PADANG, Indonesia (Reuters) -- Rescue teams were struggling to find scores of people trapped under debris and survivors pleaded for aid after a powerful quake hit the Indonesian city of Padang, possibly killing thousands.
The 7.6-magnitude quake struck the bustling port city of 900,000 people on September 30, toppling hundreds of buildings. Telephone connections were patchy, making it hard for officials to work out the extent of destruction and loss of life.
"I have been through quakes here before and this was the worst. There is blood everywhere, people with their limbs cut off. We saw buildings collapsed, people dying," said American Greg Hunt, 38, who was at Padang airport.
A Reuters reporter in the city said rescuers were pulling people from buildings, but there was little sign of much aid being distributed yet. Fuel was also in short supply and there was a report of looting.
Health Minister Siti Fadillah Supari told reporters at an airport in Jakarta before leaving for Padang that the number of dead could be numbered in the thousands, given the widespread damage. A worker compiling disaster data at the social ministry put the number killed of confirmed deaths at 529.
President Susilo Bambang Yudhoyono, who arrived back from the G-20 meeting on October 1, told reporters the country could coordinate the relief efforts but welcomed help from abroad.
A 6.6-magnitude quake hit another part of Sumatra island on October 1, causing fresh panic. The second quake's epicenter -- inland and further to the southeast -- was 154 kilometers northwest of Bengkulu, the U.S. Geological Survey said.
Elshinta radio reported that 12 people were hurt in Jambi and 60 houses damaged.
A Reuters reporter at the partially collapsed Jamil hospital in Padang said there were at least 40 corpses on the ground. Many patients had been evacuated to the hospital's yard.
The reporter, whose own house collapsed, said some medical tents had been set up nearby but that many people who had gathered were still waiting for treatment.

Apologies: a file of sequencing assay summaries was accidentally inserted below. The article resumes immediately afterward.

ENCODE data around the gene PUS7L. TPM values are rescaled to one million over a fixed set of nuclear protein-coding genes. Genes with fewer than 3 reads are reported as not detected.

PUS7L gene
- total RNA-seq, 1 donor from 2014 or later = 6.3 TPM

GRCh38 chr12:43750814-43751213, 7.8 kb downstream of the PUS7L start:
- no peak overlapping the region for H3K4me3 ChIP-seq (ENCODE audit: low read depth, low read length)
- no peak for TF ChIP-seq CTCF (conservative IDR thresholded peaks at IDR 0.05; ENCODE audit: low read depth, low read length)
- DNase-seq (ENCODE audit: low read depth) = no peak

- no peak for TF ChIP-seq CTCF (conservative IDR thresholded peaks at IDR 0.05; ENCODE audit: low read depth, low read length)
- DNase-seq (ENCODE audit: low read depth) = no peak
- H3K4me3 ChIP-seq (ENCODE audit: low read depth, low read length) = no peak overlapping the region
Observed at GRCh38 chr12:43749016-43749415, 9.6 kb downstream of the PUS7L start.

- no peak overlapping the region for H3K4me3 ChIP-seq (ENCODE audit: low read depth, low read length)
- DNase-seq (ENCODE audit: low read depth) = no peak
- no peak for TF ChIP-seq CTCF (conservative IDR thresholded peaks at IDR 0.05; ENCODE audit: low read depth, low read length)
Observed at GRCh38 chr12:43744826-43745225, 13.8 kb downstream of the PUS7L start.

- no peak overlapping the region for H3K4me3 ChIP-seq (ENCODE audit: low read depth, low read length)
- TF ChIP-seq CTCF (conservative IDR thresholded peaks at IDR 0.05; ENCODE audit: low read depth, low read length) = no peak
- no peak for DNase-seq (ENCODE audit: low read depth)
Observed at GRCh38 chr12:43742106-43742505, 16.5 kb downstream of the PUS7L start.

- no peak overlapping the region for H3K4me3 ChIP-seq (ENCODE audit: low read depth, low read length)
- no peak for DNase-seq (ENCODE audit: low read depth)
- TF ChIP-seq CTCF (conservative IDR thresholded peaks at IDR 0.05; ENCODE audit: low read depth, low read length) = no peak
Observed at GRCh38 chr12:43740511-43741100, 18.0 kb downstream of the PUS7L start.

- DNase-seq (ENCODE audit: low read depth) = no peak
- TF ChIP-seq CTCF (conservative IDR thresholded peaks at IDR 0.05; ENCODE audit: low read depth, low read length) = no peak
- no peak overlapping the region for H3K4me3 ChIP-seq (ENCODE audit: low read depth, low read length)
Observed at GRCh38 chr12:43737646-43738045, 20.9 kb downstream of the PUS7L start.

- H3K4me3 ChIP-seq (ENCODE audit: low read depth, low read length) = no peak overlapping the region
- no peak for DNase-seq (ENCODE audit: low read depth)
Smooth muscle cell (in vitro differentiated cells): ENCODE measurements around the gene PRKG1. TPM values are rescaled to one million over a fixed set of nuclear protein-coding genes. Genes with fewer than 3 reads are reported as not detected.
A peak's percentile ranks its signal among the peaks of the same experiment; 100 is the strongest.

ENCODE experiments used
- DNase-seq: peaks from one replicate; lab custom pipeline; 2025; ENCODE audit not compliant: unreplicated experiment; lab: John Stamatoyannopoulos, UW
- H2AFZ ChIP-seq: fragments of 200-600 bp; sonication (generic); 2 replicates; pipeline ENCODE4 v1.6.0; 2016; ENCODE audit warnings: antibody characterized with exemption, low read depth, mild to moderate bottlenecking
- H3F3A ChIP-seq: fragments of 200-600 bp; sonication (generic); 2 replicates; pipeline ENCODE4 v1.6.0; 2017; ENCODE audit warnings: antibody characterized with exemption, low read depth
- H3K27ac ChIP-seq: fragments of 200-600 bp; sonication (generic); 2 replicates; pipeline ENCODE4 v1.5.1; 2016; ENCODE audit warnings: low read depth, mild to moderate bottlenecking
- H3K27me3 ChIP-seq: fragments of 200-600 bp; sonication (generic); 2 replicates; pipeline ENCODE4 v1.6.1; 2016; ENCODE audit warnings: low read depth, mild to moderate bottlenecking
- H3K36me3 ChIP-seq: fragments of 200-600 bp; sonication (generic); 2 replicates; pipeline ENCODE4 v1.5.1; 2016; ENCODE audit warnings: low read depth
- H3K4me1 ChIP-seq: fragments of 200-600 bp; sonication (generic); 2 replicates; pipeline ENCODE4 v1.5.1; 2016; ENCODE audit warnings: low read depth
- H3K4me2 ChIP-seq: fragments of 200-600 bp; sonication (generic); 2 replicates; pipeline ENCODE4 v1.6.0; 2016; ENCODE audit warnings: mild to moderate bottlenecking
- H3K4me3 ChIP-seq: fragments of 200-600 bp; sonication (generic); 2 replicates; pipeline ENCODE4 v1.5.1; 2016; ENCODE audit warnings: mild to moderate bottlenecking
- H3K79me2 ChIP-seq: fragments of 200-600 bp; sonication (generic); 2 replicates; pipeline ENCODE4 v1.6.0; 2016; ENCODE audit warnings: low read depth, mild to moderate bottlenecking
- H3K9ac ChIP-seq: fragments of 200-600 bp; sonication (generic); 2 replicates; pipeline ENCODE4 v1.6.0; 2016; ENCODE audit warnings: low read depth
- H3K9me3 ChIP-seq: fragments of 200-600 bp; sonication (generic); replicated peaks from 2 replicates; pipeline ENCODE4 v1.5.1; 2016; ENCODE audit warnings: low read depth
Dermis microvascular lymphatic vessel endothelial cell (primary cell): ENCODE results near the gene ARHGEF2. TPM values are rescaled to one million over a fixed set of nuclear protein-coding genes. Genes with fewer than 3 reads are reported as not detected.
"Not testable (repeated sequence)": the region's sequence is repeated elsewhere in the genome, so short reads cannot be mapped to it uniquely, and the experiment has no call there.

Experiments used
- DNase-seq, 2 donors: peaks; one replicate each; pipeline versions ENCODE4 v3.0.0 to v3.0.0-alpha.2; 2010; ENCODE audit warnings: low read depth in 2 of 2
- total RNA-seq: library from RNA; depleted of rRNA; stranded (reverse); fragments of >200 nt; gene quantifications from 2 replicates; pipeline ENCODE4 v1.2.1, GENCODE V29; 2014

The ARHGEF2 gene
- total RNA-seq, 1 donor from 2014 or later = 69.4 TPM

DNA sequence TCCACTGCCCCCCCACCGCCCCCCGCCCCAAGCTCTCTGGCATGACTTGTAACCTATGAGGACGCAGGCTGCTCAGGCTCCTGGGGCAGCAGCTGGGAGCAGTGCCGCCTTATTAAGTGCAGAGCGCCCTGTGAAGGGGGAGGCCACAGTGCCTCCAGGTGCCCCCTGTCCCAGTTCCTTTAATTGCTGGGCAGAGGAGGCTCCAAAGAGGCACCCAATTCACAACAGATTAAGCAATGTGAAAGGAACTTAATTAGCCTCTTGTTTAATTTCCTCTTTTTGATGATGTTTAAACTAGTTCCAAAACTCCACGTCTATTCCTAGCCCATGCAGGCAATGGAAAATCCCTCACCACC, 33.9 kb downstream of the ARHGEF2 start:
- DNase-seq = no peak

A woman clutching her dead baby cried for help: "My son is dead. My son is dead." TV footage showed troops carrying a woman on a stretcher, blood seeping from wounds on her legs and her body covered in dust.
Heavy rain initially hampered rescue efforts and officials said power had been cut in Padang, which lies on a coastal plain and is surrounded by steep mountains that stretch far inland.
Damage to roads had affected transport of rubber in West Sumatra, the fifth-largest producing province for rubber in Indonesia.
Sumatra also has some of Indonesia's largest oil fields as well as a liquefied natural gas terminal, but there were no reports of damage at those facilities.
People Crowd Airport To Flee City
Sumatra is one of the most seismically active parts of Asia.
A 9.15-magnitude quake, its epicentre 600 kilometers northwest of Padang, caused the 2004 tsunami that killed 230,000 people in Indonesia and other Indian Ocean nations.
Australian businesswoman Jane Liddon told Australian radio from Padang that the city centre was devastated.
"The big buildings are down. The concrete buildings are all down, the hospitals, the main markets, down and burned. A lot of people died in there. A lot of places are burning."
The historic Ambacang Hotel had also collapsed and an official said people remained trapped in the Dutch-era building.
On the road into the Padang area, Nasaruddin, 45, had constructed a make-shift shelter from poles and a tarpaulin to try and shelter his family after his house had collapsed.
"We just ask that people know that we need donations very badly. Look at my family," said the father of four.
Padang's airport was operating, although many people were camping out on prayer mats as they tried to flee the city, while soldiers and aid groups such as the Red Crescent arrived.
Patrick Werner, 28, a German tourist at the airport, was on a beach when the quake struck. Some overseas visitors use Padang as an entry point to visit nearby beaches and mountains.
"We saw some cracks emerge in the soil and water come out of the ground like it was Universal Studios. We grabbed our passports and some money and ran up to the street," he said.
Officials said heavy equipment such as bulldozers, excavators and concrete cutters were badly needed, although getting into the area would be difficult given many severed roads.